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With the release of HPE CSI Driver for Kubernetes 1.2.0, a new set of features has been made available as a technology preview, including an NFS Server Provisioner and a Pod Monitor. The motivation behind including these new features is explored in the official announcement – Tech preview: Network File System Server Provisioner for HPE CSI Driver for Kubernetes. In this blog post, I’ll demonstrate how to put these features to good use!
Note: The features and capabilities showcased within this blog are considered beta and subject to change. Do not use for production workloads until the official general availability release. Currently on target for version 1.3.0 of the HPE CSI Driver for Kubernetes.
This tutorial assumes version 1.2.0 or later of the HPE CSI Driver for Kubernetes has been installed with a functioning backend, such as HPE Nimble Storage, HPE Primera or HPE 3PAR. The CSI driver is available as a Helm chart or Operator.
The Container Storage Providers supported by the HPE CSI Driver are block storage solutions that serve volumes over either iSCSI or Fibre Channel. Inherently, traditional filesystems on these volumes are either XFS, ext3/4 or Btrfs. In other words, non-clustered filesystems that only allow a single host at time to access the volumes. With that limitation in mind, the HPE CSI Driver will only support
PersistentVolumeClaims (PVCs) natively. In an effort to serve multiple
Pods across multiple Kubernetes worker nodes, the user would have to be creative by either running Rook or the upstream NFS server provisioner to provide what is called
ReadWriteMany (RWX) and
ReadOnlyMany (ROX) access modes.
In an effort to simplify deployment, Hewlett Packard Enterprise opted to create a solution that is seamless for the HPE CSI Driver users and administrators. More information about the design and the motivation behind it can be found in the tech preview blog post.
Enable the NFS Server Provisioner
Enabling the NFS Server Provisioner for PVCs is straightforward, as it’s controlled by the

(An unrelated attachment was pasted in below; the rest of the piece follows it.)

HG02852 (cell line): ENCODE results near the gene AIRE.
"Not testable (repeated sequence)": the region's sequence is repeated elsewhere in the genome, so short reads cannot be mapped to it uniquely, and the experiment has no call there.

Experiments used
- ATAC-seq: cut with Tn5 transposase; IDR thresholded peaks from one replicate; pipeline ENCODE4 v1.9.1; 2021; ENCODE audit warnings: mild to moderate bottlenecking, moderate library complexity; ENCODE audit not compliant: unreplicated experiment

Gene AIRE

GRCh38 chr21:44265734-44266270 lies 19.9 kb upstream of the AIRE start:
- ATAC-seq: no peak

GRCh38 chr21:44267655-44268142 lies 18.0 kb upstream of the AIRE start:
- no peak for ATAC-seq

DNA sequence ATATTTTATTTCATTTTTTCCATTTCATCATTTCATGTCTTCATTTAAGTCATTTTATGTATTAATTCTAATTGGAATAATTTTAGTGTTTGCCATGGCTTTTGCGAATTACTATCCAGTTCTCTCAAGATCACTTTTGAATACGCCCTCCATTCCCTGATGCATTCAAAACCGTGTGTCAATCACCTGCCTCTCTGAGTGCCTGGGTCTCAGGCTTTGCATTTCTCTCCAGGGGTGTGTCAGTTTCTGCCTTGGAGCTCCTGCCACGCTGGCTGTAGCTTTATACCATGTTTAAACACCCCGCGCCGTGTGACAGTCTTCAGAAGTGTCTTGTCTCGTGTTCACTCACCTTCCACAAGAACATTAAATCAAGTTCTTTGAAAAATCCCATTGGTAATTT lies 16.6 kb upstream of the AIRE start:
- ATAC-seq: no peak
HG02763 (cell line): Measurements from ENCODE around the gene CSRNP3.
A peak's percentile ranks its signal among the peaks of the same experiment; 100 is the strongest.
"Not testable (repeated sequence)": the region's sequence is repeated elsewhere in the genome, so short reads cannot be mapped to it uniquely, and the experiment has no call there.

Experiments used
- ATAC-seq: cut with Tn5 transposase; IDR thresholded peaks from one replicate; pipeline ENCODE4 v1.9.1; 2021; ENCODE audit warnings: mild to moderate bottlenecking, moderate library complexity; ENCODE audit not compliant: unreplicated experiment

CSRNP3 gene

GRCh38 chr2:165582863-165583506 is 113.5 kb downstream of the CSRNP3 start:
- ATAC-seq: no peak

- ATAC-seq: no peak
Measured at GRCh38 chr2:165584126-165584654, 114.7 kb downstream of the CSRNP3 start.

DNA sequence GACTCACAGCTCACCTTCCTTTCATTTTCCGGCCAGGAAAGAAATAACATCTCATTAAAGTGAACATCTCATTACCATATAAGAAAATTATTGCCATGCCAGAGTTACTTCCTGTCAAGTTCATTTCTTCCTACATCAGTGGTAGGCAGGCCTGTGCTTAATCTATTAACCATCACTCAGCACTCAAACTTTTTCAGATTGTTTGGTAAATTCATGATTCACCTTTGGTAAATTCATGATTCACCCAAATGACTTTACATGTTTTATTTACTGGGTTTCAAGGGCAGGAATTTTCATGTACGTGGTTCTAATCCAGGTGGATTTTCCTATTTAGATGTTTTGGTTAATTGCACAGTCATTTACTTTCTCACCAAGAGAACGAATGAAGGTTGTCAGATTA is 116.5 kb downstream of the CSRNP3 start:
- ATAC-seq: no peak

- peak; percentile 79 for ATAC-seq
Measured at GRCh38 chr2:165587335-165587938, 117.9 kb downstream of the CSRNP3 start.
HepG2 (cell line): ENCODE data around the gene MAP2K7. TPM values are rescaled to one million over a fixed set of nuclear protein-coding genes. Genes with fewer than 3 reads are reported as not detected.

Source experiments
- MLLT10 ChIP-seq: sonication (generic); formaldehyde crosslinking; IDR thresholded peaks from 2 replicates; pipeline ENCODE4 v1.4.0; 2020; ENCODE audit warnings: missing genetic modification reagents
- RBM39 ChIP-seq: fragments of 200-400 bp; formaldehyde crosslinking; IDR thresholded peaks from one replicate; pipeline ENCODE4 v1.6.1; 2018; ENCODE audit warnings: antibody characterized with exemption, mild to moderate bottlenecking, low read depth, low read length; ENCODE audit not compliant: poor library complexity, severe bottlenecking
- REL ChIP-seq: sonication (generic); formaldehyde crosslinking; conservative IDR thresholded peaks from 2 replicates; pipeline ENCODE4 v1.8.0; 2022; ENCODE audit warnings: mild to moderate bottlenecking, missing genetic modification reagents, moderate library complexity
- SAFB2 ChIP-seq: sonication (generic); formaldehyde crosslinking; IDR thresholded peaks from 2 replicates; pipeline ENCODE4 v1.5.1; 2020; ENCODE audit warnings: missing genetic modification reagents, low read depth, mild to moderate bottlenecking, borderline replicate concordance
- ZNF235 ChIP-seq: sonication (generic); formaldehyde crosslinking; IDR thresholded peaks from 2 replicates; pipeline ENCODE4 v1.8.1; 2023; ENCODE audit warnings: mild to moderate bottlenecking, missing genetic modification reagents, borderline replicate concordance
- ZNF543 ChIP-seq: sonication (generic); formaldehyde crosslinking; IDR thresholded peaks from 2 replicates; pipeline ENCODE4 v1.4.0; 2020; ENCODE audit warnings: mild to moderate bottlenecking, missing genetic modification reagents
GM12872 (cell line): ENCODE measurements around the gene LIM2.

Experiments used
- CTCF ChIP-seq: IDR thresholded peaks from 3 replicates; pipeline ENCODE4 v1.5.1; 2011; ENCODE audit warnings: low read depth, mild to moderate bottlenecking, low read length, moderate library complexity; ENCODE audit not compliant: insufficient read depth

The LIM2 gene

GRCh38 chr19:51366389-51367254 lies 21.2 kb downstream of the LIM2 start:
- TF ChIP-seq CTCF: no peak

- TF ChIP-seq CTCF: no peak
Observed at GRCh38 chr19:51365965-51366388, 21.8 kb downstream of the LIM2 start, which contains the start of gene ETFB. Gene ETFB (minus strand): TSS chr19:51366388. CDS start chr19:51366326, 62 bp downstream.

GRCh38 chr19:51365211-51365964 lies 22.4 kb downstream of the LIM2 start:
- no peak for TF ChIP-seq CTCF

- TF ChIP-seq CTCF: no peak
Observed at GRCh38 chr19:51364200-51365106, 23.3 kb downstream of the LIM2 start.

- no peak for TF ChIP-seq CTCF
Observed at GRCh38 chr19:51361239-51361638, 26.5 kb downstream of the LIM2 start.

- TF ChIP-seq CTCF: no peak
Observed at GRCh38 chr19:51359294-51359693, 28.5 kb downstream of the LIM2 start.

nfsResources parameter. What’s important to understand is that, once
nfsResources have been enabled on a
StorageClass, all PVCs are subject to be served by a NFS server setup by the NFS Server Provisioner, including RWO.
Note: All API objects declarations below assumes
kubectl create -f-, paste the YAML stanza and hit CTRL-D on a new line after pasting.
This is the shipping default
--- apiVersion: storage.k8s.io/v1 kind: StorageClass metadata: annotations: storageclass.kubernetes.io/is-default-class: "true" name: hpe-standard provisioner: csi.hpe.com parameters: csi.storage.k8s.io/controller-expand-secret-name: nimble-secret csi.storage.k8s.io/controller-expand-secret-namespace: kube-system csi.storage.k8s.io/controller-publish-secret-name: nimble-secret csi.storage.k8s.io/controller-publish-secret-namespace: kube-system csi.storage.k8s.io/node-publish-secret-name: nimble-secret csi.storage.k8s.io/node-publish-secret-namespace: kube-system csi.storage.k8s.io/node-stage-secret-name: nimble-secret csi.storage.k8s.io/node-stage-secret-namespace: kube-system csi.storage.k8s.io/provisioner-secret-name: nimble-secret csi.storage.k8s.io/provisioner-secret-namespace: kube-system description: Volume created by the HPE CSI Driver for Kubernetes accessProtocol: iscsi csi.storage.k8s.io/fstype: xfs nfsResources: "true" reclaimPolicy: Delete allowVolumeExpansion: true
Creating an RWX claim is as simple as it can be.
--- apiVersion: v1 kind: PersistentVolumeClaim metadata: name: my-rwx-pvc spec: accessModes: - ReadWriteMany resources: requests: storage: 32Gi
It’s now possible to create a
Deployment with multiple replicas to access the claim.